The Arches presents
Thu 8 Sep 2011 | 7pm | £4/£3
A short film night celebrating home-grown and experimental shorts. Expect film which combines live performance, soundscapes and a heady injection of video art.
Lined up this month is:
// Jonathon P Gibbon: Into the Shadow
A modern twist on the classic black-and-white film noir, using a mix of existentialism, Jungian psychology and the language of dreams. The audience delves into the inner world of a detective as he tries to solve the muder of a young men, confronting his own inner demons. Acclaimed actor Tam Dean Burn provides live narration.
// Panagiotis Mavros & Charalambos Krekoukiotis: Ceremony 273.749
According to UN estimations, around 270, 000 people in Europe today are victims of human trafficking. This meditative piece of video art explores human trafficking as a silent and tormenting ritual leaving indelible marks on its victims.
// Rose Hendry: 5 Short Films
Bird Bath, Bolt, Chips & Cherryade, Glacé Cherry and Egg & Fag: A visually rich collection of micro-narrative shorts, combining the visual elegance of film and the grubbiness of ordinary domestic life. Egg & Fag has recently been shortlisted for the Aesthetica Magazine Short Film Competition.
// Luxury Car
Exploring complex lyrical themes with warmth and poetry, Luxury Car are an electronic duo combining electronics, archive footage and vocals to create work to get lost in. Having been compared to Boards Of Canada, Errors and The Knife, the second album When I Was Good was released to critical acclaim and repeated BBC radio play.
// ZMO Productions: Optimistic 9
A pure soul attempts to find her path away from someone who’s been entirely corrupted.
Dreamt up in Tokyo and finished in Madrid a year later, Optimistic 9 premiered at this year’s Cinefringe Festival in Edinburgh. ZMO Productions won the Palme Dewar 2009 short film competition in 2009 and were finalists in Kevin Spacey’s Triggerstreet Online Film Festival, amongst other achievements.
// Sarah Tripp: Move Mood
An 8-minute video art piece documenting the non-verbal communication between children at a fancy dress party, with a live score by Nichola Scrutton.
Move Mood has been screened at X-Ray at the Persevence in London, Diversions Film Festival and Edinburgh Filmhouse, as well as at the Artists Film & Video at the BBC in association with the National Gallery of Modern Art and the Glasgow International Festival of Visual Art.
See information and events listings for:
“Where can you see tomorrow’s work today? The answer is The Arches.”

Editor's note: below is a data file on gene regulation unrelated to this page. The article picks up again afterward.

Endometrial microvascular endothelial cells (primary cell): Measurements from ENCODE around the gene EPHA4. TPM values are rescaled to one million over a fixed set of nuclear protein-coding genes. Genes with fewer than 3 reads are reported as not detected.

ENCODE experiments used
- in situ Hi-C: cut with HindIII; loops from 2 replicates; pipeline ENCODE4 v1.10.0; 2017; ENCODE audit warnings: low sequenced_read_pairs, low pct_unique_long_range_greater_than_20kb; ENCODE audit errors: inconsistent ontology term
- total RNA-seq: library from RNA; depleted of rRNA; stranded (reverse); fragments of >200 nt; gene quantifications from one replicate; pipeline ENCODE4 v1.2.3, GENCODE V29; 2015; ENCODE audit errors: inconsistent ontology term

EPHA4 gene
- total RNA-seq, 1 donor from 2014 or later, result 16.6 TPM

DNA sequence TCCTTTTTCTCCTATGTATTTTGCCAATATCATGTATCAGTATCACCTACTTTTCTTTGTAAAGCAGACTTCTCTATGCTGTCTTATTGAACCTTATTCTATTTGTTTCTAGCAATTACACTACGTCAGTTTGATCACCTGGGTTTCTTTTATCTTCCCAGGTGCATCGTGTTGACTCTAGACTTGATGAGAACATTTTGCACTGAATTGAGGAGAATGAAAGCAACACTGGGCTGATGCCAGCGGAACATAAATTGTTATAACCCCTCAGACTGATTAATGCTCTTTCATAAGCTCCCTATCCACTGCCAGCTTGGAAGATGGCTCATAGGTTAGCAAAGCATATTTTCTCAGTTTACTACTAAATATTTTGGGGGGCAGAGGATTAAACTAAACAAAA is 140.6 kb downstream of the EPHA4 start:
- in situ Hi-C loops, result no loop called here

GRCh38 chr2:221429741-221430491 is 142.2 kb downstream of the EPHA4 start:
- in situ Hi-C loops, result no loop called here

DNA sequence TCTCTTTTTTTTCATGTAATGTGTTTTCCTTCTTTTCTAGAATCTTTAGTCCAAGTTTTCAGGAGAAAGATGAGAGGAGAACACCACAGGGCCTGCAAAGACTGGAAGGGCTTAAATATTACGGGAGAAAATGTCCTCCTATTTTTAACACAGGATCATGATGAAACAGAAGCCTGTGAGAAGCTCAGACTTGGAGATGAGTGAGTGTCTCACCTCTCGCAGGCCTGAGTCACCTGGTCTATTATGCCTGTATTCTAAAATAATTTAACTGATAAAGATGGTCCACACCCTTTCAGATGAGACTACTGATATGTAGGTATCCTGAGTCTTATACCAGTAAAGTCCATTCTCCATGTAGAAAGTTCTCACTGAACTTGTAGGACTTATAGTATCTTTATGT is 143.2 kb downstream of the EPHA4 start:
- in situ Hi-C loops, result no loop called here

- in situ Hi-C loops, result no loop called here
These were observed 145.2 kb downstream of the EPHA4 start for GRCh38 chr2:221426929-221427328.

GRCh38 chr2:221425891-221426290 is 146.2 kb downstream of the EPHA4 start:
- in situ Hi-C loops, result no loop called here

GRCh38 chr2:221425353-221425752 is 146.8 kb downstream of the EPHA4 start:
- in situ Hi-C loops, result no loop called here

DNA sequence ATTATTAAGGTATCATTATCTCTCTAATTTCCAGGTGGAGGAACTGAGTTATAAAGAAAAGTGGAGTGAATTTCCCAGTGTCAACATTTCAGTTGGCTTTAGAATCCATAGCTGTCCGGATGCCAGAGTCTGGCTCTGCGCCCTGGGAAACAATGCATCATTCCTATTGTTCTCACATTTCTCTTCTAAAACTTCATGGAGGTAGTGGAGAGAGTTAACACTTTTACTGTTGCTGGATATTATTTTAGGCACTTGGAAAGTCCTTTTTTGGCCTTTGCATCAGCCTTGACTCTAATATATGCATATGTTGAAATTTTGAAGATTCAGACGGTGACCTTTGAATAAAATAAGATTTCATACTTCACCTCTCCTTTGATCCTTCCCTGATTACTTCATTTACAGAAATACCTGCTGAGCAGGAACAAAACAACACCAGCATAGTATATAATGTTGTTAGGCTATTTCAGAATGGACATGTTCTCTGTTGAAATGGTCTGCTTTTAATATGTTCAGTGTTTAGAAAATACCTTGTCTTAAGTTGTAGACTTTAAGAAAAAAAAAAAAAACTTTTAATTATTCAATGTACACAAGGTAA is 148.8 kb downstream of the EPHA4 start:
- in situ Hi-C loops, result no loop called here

Producing and presenting risk-taking work from local and international artists and companies, the building has boasted performances over the past two years from Derevo, The TEAM and Taylor Mac, hosted the National Review of Live Art and New Territories festivals and seen blistering performances from boundary-pushing artists and companies such as John Moran, Adrian Howells, Ontroerend Goed and Quarantine as part of 2010’s BEHAVIOUR festival, our annual celebration of the live experience.
The Arches is also Scotland’s leading provider of support for emergent artists and performance practitioners, providing a year-long programme of opportunities including Artist in Residence programmes and our two annual awards, Platform 18: New Directions and the Brick Award, as well as showcasing raw work from homegrown talent such as Nic Green and Rob Drummond in Arches LIVE, our annual festival of brave new work.
Our dedicated Creative Learning programme offers even further-reaching opportunities for development across a broad range of social groups, with events ranging from urban music production course Tigerstyle and the newly launched Arches Community Choir, to mentoring schemes, professional development projects and off-site performance work with diverse social groups.
Words from Jackie Wylie, The Arches’ Artistic Director, following the tragic death of Adrian Howells:
“All at The Arches are devastated by the loss of Adrian Howells this week. He was our Artist in Residence and The Arches was his creative home. But more than that, he was a dear friend and companion in life to many of us here.
So many would say that there truly was no one like him, who personified love, generosity and the deepest type of empathy and desire to understand those lucky enough to have met him. With great humour he was able to create an instant connection with anyone he encountered. He was able to translate this desire to nurture and connect into his performance practice and in doing so leaves behind not only an incredible and influential body of work but a multitude of audience members across the world who have in some way been transformed by these encounters.
He supported, encouraged and was at the heart of an entire community of artists in Glasgow who will miss him terribly.”